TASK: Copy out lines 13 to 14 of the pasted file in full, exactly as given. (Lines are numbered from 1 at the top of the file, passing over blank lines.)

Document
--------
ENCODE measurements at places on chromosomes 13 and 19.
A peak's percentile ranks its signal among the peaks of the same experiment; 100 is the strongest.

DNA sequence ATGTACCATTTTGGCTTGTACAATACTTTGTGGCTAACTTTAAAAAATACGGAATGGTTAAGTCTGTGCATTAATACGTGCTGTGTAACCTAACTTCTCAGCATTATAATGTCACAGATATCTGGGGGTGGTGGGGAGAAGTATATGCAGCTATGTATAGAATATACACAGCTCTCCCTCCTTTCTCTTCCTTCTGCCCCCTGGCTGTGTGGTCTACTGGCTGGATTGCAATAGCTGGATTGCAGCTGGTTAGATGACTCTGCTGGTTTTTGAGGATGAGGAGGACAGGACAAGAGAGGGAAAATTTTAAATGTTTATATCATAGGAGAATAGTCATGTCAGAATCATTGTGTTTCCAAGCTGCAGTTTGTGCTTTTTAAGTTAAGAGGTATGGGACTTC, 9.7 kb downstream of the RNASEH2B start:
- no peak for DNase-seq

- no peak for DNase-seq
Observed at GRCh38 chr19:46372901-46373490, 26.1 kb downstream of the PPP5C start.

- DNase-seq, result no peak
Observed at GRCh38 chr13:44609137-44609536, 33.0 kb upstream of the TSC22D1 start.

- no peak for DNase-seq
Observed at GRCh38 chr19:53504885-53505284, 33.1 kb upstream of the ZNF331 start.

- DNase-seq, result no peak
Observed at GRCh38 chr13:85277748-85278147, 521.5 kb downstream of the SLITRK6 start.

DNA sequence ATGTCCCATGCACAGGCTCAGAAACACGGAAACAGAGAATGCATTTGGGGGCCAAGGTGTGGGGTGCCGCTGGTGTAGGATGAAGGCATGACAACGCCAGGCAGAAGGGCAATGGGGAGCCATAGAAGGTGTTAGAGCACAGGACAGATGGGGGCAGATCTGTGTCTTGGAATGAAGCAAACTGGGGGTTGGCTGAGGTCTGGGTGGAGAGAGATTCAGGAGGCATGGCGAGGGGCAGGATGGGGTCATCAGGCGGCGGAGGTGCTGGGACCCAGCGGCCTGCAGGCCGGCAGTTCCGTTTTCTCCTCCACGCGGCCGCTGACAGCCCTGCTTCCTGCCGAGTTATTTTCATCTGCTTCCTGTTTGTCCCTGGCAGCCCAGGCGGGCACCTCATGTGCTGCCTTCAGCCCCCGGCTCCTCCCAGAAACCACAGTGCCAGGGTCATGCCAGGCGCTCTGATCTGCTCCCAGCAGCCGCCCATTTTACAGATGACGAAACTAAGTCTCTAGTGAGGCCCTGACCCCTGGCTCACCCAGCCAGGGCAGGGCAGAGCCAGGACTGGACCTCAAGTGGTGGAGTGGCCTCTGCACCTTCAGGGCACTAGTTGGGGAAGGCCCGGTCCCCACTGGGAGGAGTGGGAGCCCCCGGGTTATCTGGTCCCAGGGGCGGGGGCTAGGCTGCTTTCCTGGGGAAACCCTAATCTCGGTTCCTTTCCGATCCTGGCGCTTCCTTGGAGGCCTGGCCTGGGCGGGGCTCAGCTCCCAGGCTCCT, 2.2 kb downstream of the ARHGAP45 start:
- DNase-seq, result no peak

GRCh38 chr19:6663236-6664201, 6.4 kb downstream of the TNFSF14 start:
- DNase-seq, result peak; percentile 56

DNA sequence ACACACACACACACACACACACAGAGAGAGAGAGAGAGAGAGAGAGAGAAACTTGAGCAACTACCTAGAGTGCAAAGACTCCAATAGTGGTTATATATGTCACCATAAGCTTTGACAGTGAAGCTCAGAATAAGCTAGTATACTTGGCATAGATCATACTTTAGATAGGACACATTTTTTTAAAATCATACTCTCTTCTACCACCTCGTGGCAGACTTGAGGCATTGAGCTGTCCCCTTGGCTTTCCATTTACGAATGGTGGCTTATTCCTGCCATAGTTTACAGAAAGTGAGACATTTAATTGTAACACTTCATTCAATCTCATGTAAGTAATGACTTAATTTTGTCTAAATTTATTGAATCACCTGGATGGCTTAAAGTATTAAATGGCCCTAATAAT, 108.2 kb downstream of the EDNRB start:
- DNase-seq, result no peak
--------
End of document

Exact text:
DNA sequence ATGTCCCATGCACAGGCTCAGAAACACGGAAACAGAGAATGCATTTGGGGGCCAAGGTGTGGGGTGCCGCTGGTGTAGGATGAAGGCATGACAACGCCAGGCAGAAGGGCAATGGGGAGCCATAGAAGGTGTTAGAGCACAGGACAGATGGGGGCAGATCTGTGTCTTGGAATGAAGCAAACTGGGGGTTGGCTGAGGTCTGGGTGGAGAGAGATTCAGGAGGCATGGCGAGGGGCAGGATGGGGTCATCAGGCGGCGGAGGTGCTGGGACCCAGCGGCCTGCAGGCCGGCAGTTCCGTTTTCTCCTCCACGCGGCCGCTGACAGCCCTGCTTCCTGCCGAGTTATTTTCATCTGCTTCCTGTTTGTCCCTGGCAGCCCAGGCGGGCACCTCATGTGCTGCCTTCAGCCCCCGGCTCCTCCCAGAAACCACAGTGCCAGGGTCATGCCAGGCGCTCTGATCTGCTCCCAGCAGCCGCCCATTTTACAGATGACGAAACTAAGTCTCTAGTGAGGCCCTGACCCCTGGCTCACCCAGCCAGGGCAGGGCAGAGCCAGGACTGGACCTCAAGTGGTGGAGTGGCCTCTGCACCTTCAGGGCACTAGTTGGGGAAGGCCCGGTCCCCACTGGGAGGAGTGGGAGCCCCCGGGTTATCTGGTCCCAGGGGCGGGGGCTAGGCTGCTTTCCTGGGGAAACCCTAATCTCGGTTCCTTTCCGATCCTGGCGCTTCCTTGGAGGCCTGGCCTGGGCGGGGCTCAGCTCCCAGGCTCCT, 2.2 kb downstream of the ARHGAP45 start:
- DNase-seq, result no peak